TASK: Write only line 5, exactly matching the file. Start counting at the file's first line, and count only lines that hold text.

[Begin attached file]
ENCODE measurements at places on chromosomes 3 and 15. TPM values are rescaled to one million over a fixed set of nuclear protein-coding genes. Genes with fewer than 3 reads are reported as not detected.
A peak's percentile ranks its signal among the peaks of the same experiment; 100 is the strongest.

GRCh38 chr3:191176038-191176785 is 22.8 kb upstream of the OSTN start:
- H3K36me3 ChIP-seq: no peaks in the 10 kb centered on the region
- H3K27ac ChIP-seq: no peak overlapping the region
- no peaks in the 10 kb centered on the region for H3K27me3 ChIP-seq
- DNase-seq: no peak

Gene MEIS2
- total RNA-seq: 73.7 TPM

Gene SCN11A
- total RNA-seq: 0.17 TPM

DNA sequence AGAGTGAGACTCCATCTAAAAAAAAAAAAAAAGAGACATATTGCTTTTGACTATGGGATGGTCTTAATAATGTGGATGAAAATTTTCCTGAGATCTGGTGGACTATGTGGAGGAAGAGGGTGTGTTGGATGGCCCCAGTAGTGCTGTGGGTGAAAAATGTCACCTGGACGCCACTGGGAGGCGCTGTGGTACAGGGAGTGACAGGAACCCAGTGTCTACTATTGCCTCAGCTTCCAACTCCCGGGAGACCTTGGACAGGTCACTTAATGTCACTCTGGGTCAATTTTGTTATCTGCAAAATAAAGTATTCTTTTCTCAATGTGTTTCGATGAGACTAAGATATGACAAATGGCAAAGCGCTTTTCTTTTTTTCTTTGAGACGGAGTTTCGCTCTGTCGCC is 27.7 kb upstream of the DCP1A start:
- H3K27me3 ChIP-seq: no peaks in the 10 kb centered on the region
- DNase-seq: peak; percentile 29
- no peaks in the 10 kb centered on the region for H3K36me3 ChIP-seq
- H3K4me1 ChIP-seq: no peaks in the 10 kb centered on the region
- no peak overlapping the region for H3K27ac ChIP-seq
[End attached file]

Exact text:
- H3K27ac ChIP-seq: no peak overlapping the region